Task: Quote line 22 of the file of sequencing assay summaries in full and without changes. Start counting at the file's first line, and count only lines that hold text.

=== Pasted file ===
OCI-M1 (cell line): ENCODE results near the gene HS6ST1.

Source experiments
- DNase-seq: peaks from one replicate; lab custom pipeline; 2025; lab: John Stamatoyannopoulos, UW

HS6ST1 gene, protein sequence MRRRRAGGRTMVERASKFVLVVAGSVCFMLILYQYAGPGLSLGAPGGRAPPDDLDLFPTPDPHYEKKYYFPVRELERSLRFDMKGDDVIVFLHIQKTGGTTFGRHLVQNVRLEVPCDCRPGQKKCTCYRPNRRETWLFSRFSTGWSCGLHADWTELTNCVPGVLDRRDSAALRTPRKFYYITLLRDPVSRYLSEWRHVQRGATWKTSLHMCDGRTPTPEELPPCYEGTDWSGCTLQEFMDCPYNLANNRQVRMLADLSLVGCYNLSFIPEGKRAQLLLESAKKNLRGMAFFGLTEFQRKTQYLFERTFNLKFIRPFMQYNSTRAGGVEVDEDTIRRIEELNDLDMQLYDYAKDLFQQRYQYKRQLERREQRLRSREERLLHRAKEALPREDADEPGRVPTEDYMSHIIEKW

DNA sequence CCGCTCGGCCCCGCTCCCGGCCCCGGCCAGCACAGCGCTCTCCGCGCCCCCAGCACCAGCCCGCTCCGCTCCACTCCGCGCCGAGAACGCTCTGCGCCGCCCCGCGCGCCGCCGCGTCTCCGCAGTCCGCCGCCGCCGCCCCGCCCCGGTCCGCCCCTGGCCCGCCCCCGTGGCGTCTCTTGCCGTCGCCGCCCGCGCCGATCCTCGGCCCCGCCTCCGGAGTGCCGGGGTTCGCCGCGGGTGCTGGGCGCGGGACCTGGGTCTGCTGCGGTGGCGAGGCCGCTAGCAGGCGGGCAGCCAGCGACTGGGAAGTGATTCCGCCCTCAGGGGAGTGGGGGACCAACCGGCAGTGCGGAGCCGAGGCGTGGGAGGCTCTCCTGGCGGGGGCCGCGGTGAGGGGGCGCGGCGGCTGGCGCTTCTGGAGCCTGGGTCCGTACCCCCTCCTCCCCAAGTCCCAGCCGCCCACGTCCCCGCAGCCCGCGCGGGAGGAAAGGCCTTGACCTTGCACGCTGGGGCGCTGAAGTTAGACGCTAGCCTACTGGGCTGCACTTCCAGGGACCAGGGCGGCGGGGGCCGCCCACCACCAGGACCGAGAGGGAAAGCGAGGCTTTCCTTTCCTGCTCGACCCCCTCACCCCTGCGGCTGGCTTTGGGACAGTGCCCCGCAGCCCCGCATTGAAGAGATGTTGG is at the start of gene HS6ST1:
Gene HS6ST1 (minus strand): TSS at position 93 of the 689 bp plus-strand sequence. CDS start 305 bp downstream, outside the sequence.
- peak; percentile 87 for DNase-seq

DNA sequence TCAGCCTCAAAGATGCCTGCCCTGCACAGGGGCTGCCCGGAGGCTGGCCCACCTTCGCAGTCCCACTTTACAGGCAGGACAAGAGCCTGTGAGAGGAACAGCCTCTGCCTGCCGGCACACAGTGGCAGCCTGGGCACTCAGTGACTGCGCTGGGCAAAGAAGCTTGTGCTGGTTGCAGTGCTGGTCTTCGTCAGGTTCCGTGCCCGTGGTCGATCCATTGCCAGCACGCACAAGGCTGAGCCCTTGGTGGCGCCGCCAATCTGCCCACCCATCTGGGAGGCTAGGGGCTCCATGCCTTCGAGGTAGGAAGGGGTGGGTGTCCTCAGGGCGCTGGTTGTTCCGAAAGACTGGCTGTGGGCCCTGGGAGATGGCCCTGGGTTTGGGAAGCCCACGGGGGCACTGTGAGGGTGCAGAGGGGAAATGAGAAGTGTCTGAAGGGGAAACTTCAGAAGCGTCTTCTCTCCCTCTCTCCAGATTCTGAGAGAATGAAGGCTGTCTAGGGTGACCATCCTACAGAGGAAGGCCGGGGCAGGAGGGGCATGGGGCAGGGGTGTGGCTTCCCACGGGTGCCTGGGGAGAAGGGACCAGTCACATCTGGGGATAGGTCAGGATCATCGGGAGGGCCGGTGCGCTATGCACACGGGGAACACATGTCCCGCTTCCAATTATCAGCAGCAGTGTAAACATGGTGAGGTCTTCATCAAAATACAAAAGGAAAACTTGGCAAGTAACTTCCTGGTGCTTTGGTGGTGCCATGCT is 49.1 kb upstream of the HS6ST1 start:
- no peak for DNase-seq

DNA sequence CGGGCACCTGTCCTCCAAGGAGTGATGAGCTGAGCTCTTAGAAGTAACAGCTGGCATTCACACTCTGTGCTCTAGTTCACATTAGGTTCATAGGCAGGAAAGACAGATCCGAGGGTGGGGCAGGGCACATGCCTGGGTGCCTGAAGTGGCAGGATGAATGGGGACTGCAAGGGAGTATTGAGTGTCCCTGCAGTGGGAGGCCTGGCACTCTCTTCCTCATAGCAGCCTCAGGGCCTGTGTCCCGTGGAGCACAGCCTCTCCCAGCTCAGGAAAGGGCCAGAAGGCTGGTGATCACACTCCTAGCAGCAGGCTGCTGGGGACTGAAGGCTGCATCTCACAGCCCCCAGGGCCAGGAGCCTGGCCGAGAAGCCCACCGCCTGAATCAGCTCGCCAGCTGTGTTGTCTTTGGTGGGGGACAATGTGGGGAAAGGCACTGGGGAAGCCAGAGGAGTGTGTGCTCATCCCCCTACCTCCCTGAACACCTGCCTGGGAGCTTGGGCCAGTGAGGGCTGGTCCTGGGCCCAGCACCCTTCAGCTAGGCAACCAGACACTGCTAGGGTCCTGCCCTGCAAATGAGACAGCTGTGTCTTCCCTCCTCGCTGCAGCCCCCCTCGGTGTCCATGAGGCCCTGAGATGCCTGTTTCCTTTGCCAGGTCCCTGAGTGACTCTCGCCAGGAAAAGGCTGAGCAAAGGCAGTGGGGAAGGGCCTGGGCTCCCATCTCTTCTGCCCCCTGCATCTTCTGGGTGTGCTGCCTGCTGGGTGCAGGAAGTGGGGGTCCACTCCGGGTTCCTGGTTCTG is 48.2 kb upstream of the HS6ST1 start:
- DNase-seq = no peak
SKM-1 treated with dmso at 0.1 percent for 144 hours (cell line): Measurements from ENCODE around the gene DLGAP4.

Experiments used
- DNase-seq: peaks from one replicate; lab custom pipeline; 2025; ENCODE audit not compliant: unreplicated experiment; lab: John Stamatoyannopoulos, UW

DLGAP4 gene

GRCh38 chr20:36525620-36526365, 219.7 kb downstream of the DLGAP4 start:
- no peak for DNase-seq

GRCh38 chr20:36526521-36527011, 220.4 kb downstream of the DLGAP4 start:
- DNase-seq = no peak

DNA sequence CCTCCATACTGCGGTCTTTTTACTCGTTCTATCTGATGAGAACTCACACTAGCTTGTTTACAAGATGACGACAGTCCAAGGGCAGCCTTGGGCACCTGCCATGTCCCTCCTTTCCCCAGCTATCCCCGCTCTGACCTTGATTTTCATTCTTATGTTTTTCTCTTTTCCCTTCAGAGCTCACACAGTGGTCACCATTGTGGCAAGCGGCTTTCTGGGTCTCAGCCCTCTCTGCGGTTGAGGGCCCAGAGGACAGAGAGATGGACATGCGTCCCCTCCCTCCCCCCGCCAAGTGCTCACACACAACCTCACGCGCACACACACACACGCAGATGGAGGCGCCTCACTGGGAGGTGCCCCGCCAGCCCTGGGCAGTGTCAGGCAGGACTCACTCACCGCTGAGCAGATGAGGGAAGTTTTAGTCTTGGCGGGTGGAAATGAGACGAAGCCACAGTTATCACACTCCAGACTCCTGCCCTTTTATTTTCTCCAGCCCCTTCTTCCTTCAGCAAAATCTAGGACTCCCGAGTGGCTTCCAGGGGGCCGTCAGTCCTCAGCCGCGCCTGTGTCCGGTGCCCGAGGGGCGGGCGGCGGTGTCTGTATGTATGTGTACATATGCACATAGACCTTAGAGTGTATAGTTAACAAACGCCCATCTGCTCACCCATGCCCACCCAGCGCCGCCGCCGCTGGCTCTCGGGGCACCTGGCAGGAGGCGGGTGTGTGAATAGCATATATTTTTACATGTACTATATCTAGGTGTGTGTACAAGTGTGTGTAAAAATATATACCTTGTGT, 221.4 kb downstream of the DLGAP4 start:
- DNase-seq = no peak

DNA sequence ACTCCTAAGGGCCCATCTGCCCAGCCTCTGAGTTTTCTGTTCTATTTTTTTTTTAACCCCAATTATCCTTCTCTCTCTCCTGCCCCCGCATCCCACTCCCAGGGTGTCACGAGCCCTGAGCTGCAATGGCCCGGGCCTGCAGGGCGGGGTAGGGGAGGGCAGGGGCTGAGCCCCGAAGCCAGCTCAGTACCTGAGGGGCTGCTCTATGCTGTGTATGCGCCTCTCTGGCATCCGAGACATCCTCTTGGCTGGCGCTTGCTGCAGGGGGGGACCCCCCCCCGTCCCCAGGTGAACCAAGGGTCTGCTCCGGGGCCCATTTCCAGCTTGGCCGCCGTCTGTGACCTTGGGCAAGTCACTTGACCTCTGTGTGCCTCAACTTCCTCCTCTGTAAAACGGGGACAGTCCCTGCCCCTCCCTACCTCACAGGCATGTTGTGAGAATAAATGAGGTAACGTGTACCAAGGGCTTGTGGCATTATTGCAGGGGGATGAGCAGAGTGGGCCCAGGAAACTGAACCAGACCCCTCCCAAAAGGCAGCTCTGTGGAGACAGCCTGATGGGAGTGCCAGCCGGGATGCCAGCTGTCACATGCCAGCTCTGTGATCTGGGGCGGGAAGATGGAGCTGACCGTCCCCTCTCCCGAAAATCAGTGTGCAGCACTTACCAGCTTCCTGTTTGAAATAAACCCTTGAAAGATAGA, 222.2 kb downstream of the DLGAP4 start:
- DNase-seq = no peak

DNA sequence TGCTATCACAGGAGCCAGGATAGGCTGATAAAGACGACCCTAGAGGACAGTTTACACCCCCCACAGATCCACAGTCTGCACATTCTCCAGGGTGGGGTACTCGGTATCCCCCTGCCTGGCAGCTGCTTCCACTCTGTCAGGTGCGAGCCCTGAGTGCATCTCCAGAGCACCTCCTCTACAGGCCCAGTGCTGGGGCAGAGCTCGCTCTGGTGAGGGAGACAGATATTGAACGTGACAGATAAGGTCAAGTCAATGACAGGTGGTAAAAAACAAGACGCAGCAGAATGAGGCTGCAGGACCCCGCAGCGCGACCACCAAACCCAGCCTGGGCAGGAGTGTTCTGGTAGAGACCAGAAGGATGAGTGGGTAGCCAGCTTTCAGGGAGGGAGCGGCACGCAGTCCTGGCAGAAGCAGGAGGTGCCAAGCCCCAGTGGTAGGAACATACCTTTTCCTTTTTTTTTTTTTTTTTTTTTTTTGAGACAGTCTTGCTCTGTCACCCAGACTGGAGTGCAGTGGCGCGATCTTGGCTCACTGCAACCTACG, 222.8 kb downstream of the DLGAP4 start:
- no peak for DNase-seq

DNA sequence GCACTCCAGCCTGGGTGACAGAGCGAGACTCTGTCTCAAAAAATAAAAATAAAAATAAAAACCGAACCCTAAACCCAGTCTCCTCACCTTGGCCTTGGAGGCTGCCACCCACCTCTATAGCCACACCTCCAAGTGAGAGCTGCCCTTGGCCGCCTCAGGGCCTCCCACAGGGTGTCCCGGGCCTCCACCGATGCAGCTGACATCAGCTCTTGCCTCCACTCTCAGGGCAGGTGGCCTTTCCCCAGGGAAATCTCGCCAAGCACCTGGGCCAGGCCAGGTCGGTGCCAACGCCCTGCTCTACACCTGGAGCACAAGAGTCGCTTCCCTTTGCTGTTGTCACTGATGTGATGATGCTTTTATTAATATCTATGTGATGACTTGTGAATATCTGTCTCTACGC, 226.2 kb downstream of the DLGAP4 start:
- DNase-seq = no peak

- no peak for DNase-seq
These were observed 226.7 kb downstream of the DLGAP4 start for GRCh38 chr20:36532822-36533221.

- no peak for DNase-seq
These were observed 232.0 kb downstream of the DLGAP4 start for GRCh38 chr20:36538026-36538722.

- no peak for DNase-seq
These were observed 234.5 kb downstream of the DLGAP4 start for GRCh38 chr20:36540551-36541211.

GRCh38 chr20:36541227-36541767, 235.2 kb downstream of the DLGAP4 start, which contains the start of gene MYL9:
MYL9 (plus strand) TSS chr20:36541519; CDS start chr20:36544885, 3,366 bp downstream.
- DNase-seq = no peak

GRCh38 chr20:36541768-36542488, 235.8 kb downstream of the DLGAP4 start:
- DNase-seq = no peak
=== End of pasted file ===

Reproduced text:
DNA sequence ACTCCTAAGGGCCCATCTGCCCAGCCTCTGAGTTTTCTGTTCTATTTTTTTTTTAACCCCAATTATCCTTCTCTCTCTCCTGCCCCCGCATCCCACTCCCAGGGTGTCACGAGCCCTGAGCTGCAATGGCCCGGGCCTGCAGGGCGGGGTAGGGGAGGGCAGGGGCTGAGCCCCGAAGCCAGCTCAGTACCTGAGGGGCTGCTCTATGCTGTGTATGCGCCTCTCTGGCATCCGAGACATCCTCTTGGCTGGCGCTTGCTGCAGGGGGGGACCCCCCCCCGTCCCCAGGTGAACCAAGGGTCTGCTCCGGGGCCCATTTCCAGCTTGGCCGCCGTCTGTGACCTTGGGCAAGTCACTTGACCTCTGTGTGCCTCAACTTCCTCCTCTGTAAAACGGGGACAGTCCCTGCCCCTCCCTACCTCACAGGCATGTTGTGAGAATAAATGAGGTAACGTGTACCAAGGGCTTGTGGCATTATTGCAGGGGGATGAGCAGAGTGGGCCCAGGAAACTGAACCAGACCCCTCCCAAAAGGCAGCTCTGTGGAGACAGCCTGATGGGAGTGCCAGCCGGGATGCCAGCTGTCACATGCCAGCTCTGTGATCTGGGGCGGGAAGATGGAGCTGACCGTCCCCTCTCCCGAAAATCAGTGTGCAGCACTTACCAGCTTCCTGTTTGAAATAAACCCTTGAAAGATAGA, 222.2 kb downstream of the DLGAP4 start: